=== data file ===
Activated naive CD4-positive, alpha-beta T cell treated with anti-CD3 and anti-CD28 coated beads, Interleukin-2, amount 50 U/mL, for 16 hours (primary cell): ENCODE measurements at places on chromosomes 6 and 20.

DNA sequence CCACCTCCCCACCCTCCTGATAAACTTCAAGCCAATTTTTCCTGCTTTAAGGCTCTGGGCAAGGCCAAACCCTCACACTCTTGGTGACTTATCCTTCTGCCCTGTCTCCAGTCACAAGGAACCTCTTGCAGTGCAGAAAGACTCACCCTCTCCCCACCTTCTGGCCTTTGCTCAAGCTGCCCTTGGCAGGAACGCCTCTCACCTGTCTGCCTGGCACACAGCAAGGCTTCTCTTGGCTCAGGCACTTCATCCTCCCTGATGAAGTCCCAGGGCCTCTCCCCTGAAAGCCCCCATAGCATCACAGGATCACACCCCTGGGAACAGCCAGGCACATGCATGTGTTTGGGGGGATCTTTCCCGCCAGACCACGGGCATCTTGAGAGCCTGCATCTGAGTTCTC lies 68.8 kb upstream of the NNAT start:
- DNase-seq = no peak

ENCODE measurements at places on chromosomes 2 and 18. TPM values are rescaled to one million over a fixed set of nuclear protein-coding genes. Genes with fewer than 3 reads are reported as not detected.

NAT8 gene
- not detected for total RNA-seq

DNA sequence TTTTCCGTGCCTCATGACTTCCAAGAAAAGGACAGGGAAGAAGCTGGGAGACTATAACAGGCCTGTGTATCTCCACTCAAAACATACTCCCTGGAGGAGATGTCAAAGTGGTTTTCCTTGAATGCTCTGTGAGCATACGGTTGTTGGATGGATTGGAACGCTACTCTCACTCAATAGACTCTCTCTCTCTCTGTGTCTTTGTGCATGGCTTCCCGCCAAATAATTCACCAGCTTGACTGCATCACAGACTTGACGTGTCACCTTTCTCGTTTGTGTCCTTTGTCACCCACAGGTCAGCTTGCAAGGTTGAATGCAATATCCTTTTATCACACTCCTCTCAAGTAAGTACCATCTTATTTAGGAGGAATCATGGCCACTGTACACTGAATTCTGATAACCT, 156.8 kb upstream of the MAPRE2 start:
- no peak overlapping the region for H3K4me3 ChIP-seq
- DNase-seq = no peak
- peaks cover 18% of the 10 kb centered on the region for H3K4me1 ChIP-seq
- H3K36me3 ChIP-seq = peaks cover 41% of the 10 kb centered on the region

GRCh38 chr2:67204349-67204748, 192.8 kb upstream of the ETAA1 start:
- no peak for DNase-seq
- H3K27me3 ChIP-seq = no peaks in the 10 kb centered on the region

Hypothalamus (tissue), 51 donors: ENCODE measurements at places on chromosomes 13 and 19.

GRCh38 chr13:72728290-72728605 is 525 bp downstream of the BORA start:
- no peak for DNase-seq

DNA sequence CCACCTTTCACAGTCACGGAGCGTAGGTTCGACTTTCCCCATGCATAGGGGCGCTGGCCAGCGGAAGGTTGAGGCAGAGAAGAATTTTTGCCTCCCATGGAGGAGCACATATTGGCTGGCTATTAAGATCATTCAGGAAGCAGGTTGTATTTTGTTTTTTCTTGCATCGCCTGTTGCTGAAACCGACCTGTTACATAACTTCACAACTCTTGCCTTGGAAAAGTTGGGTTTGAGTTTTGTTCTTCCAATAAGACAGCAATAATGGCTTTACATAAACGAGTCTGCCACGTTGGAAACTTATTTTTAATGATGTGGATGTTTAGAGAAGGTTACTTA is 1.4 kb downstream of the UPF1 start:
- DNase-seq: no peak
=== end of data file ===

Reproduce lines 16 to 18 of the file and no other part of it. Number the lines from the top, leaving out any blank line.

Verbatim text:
GRCh38 chr13:72728290-72728605 is 525 bp downstream of the BORA start:
- no peak for DNase-seq

DNA sequence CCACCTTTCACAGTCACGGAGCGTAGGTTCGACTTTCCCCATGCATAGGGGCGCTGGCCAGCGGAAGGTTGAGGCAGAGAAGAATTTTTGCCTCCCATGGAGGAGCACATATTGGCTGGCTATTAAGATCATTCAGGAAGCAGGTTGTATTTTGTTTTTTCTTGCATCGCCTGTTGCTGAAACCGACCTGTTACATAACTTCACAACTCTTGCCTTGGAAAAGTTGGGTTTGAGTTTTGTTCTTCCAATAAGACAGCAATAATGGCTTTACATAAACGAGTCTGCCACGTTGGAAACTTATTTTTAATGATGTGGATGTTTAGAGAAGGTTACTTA is 1.4 kb downstream of the UPF1 start: